posted 2012-03-22 00:31:00

MTA Designing New 68th Street Station Entrance and Elevator

New subway entrance aims to accommodate congestion

Kimberly Devi Milner

Associate News Editor

With the MTA required to make 100 of its central subway stations accessible to handicapped persons by 2020, the 68th Street-Hunter College Station is currently set to receive an elevator in compliance with the Americans with Disabilities Act. A new station entrance will be built nearby to enable crowd flow during the construction, though the MTA has not yet announced where it would be situated. According to its website, the $67.2 million budgeted project is entering the design

stage next month and is slated to begin construction in December.

“I think the elevator and new entrance would be great since you have a lot of elderly who live around Hunter– it’s not just students,” said Studio Art major and senior Anthony Miller.

But many Upper East Side residents living near 69th Street where the new entrance was forecasted to rise were outraged with the MTA design, and formed a block association and hired lawyers

to fight the transit plan, media sources reported, claiming the new entrance would change the character of the block and crime would ensue.

The MTA slated the Americans with Disabilities Act approved 68 St-Hunter College subway station to be completed by January 2016. Hunter College was informed of the MTA project in Spring 2009, according to Acting Chief Operating Officer Leonard Zinnanti. “There should be no difficulty for Hunter students because the MTA is planning on building entrances on 69th street and Lexington [Avenue] and therefore can work on 68th street independently,” Zinnanti wrote in an email.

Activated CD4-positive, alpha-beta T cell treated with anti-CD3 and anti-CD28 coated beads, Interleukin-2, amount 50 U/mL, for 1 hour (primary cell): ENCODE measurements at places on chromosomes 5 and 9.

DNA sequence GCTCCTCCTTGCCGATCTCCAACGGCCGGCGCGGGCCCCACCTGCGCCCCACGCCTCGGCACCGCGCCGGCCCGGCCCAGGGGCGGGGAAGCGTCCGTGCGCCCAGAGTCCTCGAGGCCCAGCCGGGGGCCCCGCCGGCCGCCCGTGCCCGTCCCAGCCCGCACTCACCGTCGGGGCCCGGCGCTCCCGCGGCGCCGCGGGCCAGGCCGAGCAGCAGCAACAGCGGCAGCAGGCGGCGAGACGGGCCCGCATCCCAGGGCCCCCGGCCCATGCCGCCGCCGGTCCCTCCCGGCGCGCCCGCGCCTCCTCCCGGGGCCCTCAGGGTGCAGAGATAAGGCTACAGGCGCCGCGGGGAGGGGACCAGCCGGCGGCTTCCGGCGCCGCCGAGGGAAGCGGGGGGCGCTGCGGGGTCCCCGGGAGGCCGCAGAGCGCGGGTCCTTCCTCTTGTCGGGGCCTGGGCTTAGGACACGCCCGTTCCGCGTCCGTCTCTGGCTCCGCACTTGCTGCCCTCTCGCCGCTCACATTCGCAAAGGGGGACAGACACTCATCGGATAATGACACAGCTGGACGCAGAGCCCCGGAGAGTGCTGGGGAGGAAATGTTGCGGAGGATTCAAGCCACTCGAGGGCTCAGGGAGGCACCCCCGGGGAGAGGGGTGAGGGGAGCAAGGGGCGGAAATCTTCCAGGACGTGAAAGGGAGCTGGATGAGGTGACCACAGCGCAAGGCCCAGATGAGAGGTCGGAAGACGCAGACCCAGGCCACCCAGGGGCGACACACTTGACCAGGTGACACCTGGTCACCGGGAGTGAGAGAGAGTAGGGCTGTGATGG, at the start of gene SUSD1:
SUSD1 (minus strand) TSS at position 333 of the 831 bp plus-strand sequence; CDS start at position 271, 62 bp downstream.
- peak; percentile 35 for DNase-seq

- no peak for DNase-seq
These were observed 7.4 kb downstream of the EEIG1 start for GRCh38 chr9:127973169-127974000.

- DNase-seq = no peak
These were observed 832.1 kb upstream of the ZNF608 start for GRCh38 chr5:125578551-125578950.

An MTA analyst who spoke to The Envoy on the condition of anonymity said he did not believe the new entrance would be built on 69th Street because of the community protest. The analyst said the MTA was currently examining the practicality of the subsurface utility engineering involved in installing the elevator. “We have to have enough empty room,” he said.

The MTA is also working on the Lexington Avenue-63rd Street station on the F line, and has announced underground construction will be done to allow the new Second Avenue T line to stop there. New entrances will also be built.